The small town of Geneva, Illinois, is an hour drive from Chicago when traffic is good. The sleepy upscale suburb celebrates Memorial Day with a parade on Monday. People line the curb edges, hours in advance of the parade’s beginning, in order to secure spots on blankets or sit in folding camp chairs. While waiting for the band music to begin, cotton candy and ice-cream are sold. Face painters decorate the children’s cheeks with glittered rainbows, snakes, and hearts. Everyone is excited as they wait for the Shriners, in tiny motorized cars or miniature motorcycles, to zip through the center of town with the tassels on their fezzes flying. The children are gleeful to see each miniature vehicle as it weaves down South Main Street in figure eight patterns. Convertibles with hand waving, cubby town officials are interspersed between troops of western horses with silver bridles and decorated saddles. The high school band marches and plays fight songs. A twenty-foot model of a fish, towed by a tractor, reminds people that the Fox River, which intersects Main Street, is an integral part of the town’s 150 year history.
But the end of the parade, the year I was there, waving my American flag on a stick and cheering my son who was pulled at the head of the children’s wagon brigade by his father, was the most moving of all parades I have attended. A small group of veterans brought up the rear, behind the Shriners and after the twenty-foot fish. They were a rag tag group of soldiers in Vietnam military jackets and torn jeans. The six men silently marched down South Main, carrying the black MIA banner and flags from the war. Saigon had fallen ten years earlier, but the war still quietly raged within them.
My brother had fought in that war. Upon graduating from college, he was drafted away from his prestigious job, his long term girlfriend, and his family. He arrived in Viet Nam in time for the Tet Offensive, and then completed his year of combat as he was ordered to do. He never spoke of his military actions during that time. He did tell me that he had never wanted to kill another human being until he returned to home to the United States, to San Francisco, his port of entry back to safety. Dressed in his army uniform, as he carried his gear through to San Francisco Airport, travelers spit on him. Anger rages within him too.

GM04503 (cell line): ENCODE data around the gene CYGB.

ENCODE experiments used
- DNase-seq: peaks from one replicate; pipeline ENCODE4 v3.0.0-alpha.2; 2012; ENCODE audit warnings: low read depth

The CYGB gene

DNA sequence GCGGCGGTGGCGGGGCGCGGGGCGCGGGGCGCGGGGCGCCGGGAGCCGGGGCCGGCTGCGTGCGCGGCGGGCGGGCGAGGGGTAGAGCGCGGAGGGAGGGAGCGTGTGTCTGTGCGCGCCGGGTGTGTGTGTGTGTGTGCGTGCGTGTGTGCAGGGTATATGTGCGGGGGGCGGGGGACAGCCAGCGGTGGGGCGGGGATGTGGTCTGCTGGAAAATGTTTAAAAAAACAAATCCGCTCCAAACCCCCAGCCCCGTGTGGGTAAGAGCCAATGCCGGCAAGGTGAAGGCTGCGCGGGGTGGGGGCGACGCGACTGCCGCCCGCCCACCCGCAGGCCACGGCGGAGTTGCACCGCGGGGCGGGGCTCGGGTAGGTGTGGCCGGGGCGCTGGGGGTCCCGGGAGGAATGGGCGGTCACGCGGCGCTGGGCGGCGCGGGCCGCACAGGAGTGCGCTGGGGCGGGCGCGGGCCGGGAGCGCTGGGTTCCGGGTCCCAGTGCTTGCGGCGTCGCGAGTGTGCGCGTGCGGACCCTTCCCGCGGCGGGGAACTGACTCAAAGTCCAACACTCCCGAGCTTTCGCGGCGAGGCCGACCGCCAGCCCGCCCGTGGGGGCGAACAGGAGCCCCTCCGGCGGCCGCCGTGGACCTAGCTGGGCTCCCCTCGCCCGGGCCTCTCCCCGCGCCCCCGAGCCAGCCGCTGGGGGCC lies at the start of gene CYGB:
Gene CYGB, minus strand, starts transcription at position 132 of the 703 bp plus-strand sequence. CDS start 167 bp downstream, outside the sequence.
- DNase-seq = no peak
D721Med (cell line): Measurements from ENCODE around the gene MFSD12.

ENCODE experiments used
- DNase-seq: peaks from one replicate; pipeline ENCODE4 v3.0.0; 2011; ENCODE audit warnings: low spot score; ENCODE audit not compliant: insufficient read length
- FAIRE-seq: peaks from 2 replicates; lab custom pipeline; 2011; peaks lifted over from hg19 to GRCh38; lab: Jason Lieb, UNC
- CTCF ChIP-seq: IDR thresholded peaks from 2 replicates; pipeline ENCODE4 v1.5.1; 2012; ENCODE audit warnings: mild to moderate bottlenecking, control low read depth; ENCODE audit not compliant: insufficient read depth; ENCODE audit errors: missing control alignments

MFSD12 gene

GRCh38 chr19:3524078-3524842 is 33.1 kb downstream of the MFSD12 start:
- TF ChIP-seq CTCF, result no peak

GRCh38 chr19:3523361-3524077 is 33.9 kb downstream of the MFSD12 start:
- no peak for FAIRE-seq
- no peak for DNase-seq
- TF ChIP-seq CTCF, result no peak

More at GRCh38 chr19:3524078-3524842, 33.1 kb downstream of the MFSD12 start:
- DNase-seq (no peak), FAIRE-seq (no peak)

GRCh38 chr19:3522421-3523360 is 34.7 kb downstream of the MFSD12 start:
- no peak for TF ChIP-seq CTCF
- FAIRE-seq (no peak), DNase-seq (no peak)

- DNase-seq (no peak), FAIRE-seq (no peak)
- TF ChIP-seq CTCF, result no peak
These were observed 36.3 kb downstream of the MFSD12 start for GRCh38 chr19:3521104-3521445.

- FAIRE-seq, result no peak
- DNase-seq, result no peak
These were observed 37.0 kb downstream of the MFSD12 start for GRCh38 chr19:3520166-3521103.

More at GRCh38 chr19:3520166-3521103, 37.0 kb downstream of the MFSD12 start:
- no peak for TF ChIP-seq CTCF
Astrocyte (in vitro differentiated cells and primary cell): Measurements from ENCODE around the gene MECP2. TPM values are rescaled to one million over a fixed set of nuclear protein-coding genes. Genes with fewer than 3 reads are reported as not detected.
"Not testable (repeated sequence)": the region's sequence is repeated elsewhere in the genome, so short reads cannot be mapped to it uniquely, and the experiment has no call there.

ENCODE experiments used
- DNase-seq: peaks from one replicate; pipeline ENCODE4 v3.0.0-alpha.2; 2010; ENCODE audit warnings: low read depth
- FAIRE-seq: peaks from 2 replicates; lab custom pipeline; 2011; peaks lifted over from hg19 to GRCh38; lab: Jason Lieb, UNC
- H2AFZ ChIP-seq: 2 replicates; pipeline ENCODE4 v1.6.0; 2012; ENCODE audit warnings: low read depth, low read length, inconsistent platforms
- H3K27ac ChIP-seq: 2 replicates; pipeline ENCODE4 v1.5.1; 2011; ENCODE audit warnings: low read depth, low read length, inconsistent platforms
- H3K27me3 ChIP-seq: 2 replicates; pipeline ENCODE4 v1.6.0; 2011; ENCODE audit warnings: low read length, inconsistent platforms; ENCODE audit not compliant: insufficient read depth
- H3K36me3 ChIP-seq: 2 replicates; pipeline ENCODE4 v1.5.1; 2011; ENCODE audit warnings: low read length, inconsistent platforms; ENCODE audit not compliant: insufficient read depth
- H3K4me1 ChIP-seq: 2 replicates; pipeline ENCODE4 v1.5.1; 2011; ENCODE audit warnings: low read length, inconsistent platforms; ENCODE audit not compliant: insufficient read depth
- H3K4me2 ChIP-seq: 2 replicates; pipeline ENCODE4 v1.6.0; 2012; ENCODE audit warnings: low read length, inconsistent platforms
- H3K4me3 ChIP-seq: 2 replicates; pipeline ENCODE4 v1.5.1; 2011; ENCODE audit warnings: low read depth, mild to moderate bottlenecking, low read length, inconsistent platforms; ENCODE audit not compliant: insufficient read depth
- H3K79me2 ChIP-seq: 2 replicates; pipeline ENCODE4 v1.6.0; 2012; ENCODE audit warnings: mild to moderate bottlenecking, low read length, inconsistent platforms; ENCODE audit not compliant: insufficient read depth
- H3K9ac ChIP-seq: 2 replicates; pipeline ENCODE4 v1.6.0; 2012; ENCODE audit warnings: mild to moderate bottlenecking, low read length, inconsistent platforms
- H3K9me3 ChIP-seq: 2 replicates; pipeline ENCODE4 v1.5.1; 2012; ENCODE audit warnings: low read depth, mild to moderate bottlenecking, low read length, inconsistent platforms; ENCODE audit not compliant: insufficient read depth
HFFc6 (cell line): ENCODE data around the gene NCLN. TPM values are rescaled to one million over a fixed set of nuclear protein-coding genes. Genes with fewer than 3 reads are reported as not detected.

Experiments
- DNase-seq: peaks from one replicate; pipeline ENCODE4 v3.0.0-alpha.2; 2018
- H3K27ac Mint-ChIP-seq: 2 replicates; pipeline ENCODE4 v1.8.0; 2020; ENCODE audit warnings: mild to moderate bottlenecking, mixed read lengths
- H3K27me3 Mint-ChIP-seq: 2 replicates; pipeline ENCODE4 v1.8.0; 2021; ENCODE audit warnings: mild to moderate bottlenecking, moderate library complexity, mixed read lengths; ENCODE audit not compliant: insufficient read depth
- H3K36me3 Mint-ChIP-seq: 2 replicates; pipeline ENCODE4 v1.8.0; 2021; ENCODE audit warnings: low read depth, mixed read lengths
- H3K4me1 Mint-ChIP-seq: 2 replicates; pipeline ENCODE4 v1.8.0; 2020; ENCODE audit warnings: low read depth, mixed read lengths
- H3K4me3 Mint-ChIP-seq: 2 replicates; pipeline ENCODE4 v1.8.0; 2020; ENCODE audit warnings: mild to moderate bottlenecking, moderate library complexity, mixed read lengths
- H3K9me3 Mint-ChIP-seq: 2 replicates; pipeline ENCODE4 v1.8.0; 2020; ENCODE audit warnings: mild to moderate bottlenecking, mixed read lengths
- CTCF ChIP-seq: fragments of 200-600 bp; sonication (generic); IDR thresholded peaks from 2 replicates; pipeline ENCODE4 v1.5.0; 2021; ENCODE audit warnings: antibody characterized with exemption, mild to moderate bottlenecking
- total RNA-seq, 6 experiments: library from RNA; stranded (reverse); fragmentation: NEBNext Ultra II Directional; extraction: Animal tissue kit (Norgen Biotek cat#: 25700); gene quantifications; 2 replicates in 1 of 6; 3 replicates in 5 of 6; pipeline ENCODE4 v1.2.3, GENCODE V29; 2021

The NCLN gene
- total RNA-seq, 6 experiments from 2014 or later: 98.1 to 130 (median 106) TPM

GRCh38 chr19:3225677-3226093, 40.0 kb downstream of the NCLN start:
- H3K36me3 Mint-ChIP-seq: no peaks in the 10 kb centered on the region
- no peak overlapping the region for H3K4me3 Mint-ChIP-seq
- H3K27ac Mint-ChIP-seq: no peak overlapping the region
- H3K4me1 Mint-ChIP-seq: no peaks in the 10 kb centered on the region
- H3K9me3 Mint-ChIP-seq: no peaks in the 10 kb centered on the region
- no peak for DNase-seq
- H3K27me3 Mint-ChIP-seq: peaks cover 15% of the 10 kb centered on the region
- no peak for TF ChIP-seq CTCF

As the Viet Nam veterans marched by the blankets and chairs which lined the curb along South Main Street, everyone rose, stood at attention, and saluted as they passed. These were the first salutes, spontaneously given, to honor the Viet Nam vets that I had observed. It had taken ten years. I could no longer hear the band music. Every observer stood in hushed reverie for those who had been lucky enough to return home.
Whether or not the Memorial Day parade watchers had agreed with the battle against the Viet Cong and the North Vietnamese Army, or marched against the conflict in protest, everyone stood to honor the few who passed before us. I could see the black flag as it disappeared down the street, carried for the soldiers who never came home. The sun shone, and in our silence, our hearts sang to honor their sacrifice. We sing today for their gift to our freedom. Happy Memorial Day.